## Derivative of b^x

### The derivative of b^x, where b is a constant and x is the variable, can be found using logarithmic differentiation

The derivative of b^x, where b is a constant and x is the variable, can be found using logarithmic differentiation.

Let’s start by taking the natural logarithm of both sides of the equation:

ln(y) = ln(b^x)

Using the power rule of logarithms, we can bring the exponent x down as a coefficient:

ln(y) = x * ln(b)

Now, let’s differentiate both sides of the equation with respect to x:

d/dx [ln(y)] = d/dx [x * ln(b)]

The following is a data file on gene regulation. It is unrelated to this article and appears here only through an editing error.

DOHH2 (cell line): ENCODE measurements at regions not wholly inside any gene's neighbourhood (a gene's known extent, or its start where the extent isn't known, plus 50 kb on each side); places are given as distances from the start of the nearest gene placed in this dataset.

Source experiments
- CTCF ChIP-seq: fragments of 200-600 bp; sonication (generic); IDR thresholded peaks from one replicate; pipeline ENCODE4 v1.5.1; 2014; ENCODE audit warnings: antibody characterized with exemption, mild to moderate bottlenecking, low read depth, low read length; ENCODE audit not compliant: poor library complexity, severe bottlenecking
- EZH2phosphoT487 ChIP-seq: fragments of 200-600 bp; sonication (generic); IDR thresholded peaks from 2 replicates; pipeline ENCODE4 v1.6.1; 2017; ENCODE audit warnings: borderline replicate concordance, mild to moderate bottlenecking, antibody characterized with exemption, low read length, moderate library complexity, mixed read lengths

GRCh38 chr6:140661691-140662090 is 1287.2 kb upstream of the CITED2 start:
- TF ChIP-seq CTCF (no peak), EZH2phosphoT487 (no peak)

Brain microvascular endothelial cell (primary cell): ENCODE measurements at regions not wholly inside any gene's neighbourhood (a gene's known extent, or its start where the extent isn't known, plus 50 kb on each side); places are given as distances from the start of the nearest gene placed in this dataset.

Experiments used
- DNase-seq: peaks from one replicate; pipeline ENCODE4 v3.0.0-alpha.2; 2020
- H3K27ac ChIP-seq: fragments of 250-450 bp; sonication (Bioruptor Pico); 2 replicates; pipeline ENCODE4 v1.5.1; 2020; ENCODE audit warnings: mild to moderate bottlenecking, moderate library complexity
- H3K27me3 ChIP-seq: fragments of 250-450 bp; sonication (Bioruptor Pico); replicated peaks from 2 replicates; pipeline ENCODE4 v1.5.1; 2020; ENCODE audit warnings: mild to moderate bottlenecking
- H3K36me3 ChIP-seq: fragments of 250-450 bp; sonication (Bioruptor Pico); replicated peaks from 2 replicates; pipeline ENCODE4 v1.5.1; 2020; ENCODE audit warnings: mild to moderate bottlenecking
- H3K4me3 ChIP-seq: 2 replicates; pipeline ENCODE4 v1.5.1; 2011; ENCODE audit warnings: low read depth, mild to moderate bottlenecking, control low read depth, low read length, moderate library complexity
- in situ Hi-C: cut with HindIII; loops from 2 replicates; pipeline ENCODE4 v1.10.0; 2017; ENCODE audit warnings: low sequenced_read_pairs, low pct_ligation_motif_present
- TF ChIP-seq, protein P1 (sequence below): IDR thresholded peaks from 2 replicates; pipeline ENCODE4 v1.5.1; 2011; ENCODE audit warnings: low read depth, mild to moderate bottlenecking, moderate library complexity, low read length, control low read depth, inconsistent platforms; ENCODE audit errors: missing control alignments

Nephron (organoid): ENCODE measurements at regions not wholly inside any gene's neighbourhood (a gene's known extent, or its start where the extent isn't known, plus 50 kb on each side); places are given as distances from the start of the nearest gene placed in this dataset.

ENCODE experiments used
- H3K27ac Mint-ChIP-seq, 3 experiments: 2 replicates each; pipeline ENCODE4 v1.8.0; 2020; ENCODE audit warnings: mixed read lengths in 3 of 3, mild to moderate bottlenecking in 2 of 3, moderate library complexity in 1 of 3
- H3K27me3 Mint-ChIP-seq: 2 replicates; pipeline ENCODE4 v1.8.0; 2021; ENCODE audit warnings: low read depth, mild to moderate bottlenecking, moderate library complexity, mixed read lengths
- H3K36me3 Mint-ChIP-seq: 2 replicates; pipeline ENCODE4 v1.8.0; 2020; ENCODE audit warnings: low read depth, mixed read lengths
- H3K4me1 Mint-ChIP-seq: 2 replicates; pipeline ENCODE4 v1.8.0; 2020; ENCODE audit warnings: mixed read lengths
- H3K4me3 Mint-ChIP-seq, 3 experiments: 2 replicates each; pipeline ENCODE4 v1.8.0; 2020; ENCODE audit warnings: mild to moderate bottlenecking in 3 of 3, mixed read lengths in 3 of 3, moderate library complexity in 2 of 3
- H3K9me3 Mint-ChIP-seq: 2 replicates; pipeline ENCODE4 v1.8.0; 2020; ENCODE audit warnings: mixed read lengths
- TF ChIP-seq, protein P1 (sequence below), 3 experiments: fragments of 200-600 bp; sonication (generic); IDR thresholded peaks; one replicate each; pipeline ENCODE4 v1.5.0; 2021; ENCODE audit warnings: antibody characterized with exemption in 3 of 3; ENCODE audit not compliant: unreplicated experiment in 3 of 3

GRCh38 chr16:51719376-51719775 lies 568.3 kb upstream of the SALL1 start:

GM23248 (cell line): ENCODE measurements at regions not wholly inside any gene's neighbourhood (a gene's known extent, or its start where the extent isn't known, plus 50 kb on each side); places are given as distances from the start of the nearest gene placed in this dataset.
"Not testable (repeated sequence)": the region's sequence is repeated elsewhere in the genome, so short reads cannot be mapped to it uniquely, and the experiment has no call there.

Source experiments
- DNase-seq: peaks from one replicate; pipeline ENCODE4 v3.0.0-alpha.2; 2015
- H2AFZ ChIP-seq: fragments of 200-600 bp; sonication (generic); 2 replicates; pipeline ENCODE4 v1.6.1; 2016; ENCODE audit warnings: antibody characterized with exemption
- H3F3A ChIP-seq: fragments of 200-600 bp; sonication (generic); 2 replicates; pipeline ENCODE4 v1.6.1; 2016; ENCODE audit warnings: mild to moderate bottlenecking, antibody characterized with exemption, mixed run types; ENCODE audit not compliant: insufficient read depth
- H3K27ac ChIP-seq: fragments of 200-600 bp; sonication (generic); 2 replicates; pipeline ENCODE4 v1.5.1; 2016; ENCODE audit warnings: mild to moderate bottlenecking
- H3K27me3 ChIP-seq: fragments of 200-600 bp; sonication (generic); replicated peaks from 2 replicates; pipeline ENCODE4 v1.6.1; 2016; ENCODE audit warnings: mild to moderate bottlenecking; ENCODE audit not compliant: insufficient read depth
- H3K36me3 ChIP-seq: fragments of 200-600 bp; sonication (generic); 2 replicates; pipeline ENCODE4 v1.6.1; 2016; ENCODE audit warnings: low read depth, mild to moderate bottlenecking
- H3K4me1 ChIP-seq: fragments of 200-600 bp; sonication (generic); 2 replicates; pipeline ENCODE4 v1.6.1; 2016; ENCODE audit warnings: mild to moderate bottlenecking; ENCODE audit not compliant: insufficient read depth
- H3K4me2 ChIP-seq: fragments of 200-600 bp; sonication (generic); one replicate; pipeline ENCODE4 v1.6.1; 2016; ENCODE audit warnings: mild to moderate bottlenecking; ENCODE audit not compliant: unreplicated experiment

Using the chain rule on the left side, we obtain:

1/y * dy/dx = ln(b)

To find dy/dx, the derivative of y with respect to x, we can multiply both sides of the equation by y:

dy/dx = ln(b) * y

Now, y is equal to b^x, so we can substitute it back in:

dy/dx = ln(b) * b^x

Therefore, the derivative of b^x is ln(b) times b^x:

d/dx (b^x) = ln(b) * b^x

This is the formula you can use to find the derivative of b^x with respect to x.

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